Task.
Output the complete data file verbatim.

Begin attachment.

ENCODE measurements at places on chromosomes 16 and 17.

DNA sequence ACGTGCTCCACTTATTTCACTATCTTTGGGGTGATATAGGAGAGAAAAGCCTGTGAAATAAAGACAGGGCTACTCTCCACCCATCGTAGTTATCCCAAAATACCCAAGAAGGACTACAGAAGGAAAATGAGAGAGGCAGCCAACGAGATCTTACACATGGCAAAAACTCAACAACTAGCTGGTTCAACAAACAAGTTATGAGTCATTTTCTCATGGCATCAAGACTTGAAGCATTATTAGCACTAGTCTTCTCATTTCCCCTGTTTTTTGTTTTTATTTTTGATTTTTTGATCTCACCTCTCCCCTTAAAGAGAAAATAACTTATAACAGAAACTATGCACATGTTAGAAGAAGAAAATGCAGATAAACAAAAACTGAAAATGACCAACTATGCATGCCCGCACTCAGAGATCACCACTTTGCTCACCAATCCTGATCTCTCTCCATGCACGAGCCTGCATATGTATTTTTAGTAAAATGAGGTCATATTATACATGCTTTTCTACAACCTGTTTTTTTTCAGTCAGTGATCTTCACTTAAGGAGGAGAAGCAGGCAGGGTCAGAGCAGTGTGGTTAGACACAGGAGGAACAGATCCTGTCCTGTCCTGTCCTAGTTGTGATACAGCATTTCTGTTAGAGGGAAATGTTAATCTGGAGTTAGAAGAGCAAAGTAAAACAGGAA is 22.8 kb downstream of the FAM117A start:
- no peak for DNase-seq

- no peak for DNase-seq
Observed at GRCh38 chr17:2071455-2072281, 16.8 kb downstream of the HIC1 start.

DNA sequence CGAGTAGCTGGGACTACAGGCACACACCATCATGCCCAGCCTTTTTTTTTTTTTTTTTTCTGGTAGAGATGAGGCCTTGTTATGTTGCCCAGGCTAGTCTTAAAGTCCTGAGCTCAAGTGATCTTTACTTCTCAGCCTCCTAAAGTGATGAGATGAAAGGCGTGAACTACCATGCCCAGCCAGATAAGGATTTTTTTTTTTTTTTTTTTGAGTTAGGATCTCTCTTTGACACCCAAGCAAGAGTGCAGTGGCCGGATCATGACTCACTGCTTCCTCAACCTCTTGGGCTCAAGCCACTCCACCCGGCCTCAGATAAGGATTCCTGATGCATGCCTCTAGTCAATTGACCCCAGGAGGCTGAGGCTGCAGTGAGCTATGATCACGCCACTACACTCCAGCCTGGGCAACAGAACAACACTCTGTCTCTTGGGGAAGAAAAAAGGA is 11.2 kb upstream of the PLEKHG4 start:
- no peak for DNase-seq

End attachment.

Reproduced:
ENCODE measurements at places on chromosomes 16 and 17.

DNA sequence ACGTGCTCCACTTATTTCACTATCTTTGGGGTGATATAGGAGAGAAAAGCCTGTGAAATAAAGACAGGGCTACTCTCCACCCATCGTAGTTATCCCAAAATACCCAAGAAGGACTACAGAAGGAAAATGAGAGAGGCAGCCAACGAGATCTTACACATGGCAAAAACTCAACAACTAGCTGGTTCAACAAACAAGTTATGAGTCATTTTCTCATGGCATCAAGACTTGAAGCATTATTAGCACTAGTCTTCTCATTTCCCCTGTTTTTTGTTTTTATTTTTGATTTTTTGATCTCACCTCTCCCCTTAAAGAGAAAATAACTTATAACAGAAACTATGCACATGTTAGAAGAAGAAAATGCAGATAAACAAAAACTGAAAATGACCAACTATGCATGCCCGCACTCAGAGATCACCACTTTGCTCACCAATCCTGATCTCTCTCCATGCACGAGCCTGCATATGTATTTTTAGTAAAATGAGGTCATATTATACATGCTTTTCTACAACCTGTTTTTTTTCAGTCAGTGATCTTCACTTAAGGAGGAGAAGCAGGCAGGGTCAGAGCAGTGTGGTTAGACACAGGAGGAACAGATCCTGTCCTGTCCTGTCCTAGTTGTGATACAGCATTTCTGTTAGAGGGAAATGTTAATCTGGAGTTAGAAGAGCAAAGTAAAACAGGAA is 22.8 kb downstream of the FAM117A start:
- no peak for DNase-seq

- no peak for DNase-seq
Observed at GRCh38 chr17:2071455-2072281, 16.8 kb downstream of the HIC1 start.

DNA sequence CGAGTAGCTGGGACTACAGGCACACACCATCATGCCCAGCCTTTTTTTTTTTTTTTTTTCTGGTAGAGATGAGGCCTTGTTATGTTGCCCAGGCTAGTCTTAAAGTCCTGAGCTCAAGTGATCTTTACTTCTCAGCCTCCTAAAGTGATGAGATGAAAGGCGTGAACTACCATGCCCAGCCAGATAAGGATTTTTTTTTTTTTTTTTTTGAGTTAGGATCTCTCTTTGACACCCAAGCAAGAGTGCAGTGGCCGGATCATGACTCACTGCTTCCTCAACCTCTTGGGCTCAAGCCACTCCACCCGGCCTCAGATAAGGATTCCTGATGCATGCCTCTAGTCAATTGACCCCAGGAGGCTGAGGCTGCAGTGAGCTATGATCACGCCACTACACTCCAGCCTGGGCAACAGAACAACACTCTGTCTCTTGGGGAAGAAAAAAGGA is 11.2 kb upstream of the PLEKHG4 start:
- no peak for DNase-seq